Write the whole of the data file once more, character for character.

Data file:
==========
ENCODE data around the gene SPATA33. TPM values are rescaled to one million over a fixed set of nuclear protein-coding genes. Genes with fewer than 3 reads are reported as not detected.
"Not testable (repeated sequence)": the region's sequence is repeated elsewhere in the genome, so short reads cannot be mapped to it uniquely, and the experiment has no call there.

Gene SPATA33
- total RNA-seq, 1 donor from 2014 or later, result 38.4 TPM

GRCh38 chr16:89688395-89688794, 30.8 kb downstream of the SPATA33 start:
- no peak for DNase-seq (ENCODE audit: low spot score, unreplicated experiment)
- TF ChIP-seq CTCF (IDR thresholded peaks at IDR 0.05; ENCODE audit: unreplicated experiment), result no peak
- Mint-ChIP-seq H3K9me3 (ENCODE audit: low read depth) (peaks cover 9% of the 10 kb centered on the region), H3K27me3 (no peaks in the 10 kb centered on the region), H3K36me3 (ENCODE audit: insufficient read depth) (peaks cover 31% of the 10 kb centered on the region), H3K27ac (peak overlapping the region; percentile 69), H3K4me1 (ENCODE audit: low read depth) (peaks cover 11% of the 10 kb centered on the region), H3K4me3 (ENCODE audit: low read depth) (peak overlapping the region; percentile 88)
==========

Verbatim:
ENCODE data around the gene SPATA33. TPM values are rescaled to one million over a fixed set of nuclear protein-coding genes. Genes with fewer than 3 reads are reported as not detected.
"Not testable (repeated sequence)": the region's sequence is repeated elsewhere in the genome, so short reads cannot be mapped to it uniquely, and the experiment has no call there.

Gene SPATA33
- total RNA-seq, 1 donor from 2014 or later, result 38.4 TPM

GRCh38 chr16:89688395-89688794, 30.8 kb downstream of the SPATA33 start:
- no peak for DNase-seq (ENCODE audit: low spot score, unreplicated experiment)
- TF ChIP-seq CTCF (IDR thresholded peaks at IDR 0.05; ENCODE audit: unreplicated experiment), result no peak
- Mint-ChIP-seq H3K9me3 (ENCODE audit: low read depth) (peaks cover 9% of the 10 kb centered on the region), H3K27me3 (no peaks in the 10 kb centered on the region), H3K36me3 (ENCODE audit: insufficient read depth) (peaks cover 31% of the 10 kb centered on the region), H3K27ac (peak overlapping the region; percentile 69), H3K4me1 (ENCODE audit: low read depth) (peaks cover 11% of the 10 kb centered on the region), H3K4me3 (ENCODE audit: low read depth) (peak overlapping the region; percentile 88)